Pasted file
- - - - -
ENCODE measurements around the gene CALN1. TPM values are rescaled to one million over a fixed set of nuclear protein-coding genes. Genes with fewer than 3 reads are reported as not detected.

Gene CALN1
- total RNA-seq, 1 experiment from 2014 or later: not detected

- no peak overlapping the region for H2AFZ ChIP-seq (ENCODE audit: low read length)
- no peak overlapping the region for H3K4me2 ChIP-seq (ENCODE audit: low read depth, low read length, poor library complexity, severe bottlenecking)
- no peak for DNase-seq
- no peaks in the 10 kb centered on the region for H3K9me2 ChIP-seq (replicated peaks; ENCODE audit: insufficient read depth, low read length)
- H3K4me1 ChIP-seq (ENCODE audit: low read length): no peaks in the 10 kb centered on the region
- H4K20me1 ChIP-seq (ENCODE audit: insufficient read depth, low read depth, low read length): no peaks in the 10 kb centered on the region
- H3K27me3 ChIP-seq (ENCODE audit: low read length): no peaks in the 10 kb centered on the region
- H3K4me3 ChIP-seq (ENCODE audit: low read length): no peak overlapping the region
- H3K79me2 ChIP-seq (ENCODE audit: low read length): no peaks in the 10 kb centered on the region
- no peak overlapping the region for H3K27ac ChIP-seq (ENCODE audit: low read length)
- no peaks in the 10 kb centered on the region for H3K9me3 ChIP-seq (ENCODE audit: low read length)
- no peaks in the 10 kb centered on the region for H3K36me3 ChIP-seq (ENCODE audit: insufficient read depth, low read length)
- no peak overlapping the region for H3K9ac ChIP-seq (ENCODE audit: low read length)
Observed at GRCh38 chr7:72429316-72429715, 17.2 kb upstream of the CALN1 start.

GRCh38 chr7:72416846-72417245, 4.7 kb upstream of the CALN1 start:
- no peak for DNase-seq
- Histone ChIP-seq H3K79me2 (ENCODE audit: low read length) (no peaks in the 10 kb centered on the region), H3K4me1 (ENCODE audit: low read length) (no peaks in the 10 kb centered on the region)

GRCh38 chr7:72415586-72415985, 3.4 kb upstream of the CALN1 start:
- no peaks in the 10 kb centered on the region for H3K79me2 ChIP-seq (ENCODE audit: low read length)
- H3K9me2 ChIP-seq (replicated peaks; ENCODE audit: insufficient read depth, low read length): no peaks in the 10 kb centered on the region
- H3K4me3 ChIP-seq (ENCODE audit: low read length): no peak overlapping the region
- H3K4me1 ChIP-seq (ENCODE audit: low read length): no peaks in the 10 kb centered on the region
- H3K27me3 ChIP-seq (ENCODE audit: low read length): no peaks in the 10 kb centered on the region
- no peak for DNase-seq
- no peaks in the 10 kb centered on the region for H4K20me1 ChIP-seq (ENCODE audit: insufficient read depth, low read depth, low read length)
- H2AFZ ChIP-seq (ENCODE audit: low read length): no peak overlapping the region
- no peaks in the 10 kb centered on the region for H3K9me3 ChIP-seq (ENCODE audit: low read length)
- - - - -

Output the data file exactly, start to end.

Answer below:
ENCODE measurements around the gene CALN1. TPM values are rescaled to one million over a fixed set of nuclear protein-coding genes. Genes with fewer than 3 reads are reported as not detected.

Gene CALN1
- total RNA-seq, 1 experiment from 2014 or later: not detected

- no peak overlapping the region for H2AFZ ChIP-seq (ENCODE audit: low read length)
- no peak overlapping the region for H3K4me2 ChIP-seq (ENCODE audit: low read depth, low read length, poor library complexity, severe bottlenecking)
- no peak for DNase-seq
- no peaks in the 10 kb centered on the region for H3K9me2 ChIP-seq (replicated peaks; ENCODE audit: insufficient read depth, low read length)
- H3K4me1 ChIP-seq (ENCODE audit: low read length): no peaks in the 10 kb centered on the region
- H4K20me1 ChIP-seq (ENCODE audit: insufficient read depth, low read depth, low read length): no peaks in the 10 kb centered on the region
- H3K27me3 ChIP-seq (ENCODE audit: low read length): no peaks in the 10 kb centered on the region
- H3K4me3 ChIP-seq (ENCODE audit: low read length): no peak overlapping the region
- H3K79me2 ChIP-seq (ENCODE audit: low read length): no peaks in the 10 kb centered on the region
- no peak overlapping the region for H3K27ac ChIP-seq (ENCODE audit: low read length)
- no peaks in the 10 kb centered on the region for H3K9me3 ChIP-seq (ENCODE audit: low read length)
- no peaks in the 10 kb centered on the region for H3K36me3 ChIP-seq (ENCODE audit: insufficient read depth, low read length)
- no peak overlapping the region for H3K9ac ChIP-seq (ENCODE audit: low read length)
Observed at GRCh38 chr7:72429316-72429715, 17.2 kb upstream of the CALN1 start.

GRCh38 chr7:72416846-72417245, 4.7 kb upstream of the CALN1 start:
- no peak for DNase-seq
- Histone ChIP-seq H3K79me2 (ENCODE audit: low read length) (no peaks in the 10 kb centered on the region), H3K4me1 (ENCODE audit: low read length) (no peaks in the 10 kb centered on the region)

GRCh38 chr7:72415586-72415985, 3.4 kb upstream of the CALN1 start:
- no peaks in the 10 kb centered on the region for H3K79me2 ChIP-seq (ENCODE audit: low read length)
- H3K9me2 ChIP-seq (replicated peaks; ENCODE audit: insufficient read depth, low read length): no peaks in the 10 kb centered on the region
- H3K4me3 ChIP-seq (ENCODE audit: low read length): no peak overlapping the region
- H3K4me1 ChIP-seq (ENCODE audit: low read length): no peaks in the 10 kb centered on the region
- H3K27me3 ChIP-seq (ENCODE audit: low read length): no peaks in the 10 kb centered on the region
- no peak for DNase-seq
- no peaks in the 10 kb centered on the region for H4K20me1 ChIP-seq (ENCODE audit: insufficient read depth, low read depth, low read length)
- H2AFZ ChIP-seq (ENCODE audit: low read length): no peak overlapping the region
- no peaks in the 10 kb centered on the region for H3K9me3 ChIP-seq (ENCODE audit: low read length)